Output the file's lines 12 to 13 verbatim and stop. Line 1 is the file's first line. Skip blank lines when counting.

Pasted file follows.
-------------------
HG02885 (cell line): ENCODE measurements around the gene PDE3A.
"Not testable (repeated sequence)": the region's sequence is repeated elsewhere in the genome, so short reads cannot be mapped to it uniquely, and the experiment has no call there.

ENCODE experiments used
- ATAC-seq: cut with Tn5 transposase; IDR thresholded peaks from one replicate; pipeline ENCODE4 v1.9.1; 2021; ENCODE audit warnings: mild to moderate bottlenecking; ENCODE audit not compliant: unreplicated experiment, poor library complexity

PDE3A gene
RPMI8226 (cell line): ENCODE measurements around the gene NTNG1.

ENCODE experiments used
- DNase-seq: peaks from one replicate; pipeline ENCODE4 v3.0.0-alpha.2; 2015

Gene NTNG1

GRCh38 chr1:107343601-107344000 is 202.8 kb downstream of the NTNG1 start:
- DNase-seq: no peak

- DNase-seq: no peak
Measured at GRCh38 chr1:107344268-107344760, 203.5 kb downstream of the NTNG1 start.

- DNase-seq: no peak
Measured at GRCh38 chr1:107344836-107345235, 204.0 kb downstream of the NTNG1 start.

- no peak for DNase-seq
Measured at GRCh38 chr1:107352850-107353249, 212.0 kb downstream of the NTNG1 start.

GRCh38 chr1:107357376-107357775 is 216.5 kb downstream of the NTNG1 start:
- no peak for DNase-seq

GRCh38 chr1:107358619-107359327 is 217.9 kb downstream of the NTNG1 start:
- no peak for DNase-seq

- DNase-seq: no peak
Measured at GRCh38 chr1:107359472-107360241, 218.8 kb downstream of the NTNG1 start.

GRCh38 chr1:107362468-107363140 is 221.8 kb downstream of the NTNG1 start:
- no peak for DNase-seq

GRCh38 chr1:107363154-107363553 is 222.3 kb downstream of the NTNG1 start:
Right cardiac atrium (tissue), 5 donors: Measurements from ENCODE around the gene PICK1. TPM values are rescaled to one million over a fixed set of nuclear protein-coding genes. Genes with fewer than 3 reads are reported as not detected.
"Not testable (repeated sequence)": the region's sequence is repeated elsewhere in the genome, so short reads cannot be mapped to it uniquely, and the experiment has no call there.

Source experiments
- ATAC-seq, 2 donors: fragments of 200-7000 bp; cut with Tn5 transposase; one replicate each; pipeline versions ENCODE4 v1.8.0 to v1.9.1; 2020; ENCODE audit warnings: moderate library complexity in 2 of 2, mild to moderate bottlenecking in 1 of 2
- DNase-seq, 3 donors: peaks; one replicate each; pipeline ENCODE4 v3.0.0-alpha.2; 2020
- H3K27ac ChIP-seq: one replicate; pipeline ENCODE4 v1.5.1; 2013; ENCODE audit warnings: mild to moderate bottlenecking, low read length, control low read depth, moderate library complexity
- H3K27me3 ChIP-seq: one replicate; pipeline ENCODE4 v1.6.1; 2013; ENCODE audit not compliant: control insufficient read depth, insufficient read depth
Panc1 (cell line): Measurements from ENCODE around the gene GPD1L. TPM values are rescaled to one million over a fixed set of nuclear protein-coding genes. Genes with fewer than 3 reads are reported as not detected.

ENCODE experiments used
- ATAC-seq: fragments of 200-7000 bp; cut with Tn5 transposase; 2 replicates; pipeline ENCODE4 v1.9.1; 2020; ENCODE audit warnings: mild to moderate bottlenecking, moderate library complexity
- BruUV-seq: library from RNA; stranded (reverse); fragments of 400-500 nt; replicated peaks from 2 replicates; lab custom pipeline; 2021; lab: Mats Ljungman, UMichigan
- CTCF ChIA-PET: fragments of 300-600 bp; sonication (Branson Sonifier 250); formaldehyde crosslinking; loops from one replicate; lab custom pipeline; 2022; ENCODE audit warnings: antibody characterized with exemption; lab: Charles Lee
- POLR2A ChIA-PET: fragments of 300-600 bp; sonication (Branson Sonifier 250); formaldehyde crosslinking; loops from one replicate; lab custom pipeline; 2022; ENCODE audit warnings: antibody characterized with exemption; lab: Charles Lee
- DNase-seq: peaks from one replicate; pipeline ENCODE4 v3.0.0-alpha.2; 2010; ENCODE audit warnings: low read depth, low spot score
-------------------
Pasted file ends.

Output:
- DNase-seq: no peak
Measured at GRCh38 chr1:107344268-107344760, 203.5 kb downstream of the NTNG1 start.